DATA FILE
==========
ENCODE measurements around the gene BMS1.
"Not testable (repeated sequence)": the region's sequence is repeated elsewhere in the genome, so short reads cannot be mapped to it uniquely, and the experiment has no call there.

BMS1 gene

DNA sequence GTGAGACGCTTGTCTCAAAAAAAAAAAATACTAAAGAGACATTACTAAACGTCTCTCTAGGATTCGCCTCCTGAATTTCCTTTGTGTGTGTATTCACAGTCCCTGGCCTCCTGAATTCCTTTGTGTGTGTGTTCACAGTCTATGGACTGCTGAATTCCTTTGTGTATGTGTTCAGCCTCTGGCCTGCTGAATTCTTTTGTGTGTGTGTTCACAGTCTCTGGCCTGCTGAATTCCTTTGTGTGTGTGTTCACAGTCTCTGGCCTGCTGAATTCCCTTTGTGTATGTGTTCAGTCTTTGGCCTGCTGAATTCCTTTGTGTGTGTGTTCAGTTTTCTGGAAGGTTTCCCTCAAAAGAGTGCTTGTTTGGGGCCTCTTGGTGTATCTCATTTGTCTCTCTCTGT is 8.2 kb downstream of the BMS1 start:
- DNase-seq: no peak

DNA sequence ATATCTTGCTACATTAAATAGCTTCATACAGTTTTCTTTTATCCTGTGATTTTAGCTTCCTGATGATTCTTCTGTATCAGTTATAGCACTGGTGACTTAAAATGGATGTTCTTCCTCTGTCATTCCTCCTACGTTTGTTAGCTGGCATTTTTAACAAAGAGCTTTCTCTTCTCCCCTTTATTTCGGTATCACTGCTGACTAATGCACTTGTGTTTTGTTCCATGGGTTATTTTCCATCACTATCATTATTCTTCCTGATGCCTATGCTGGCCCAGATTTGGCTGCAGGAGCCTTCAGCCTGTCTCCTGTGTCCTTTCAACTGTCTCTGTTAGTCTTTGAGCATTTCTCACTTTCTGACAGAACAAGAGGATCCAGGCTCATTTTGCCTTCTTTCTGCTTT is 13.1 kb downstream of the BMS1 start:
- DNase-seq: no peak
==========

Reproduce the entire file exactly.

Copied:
ENCODE measurements around the gene BMS1.
"Not testable (repeated sequence)": the region's sequence is repeated elsewhere in the genome, so short reads cannot be mapped to it uniquely, and the experiment has no call there.

BMS1 gene

DNA sequence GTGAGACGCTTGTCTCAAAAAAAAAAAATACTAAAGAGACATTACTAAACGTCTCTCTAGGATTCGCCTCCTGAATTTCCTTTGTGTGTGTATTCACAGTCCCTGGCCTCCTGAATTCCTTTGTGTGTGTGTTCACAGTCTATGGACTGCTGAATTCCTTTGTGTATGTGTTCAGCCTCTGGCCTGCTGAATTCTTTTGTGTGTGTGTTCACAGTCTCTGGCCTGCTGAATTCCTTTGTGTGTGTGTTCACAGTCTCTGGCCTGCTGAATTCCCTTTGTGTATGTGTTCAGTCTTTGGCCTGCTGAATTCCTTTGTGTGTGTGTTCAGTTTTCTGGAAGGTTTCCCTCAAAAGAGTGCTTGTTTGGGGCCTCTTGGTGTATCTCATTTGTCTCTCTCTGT is 8.2 kb downstream of the BMS1 start:
- DNase-seq: no peak

DNA sequence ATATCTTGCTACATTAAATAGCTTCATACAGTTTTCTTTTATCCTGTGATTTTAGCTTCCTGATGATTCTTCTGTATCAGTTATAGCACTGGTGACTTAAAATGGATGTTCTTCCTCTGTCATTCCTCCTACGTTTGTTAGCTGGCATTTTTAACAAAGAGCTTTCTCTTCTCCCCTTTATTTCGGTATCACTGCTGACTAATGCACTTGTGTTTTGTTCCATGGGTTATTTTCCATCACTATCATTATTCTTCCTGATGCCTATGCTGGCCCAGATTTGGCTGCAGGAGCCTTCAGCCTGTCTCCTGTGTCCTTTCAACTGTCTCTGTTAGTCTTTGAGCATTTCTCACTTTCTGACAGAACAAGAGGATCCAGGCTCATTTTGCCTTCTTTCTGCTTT is 13.1 kb downstream of the BMS1 start:
- DNase-seq: no peak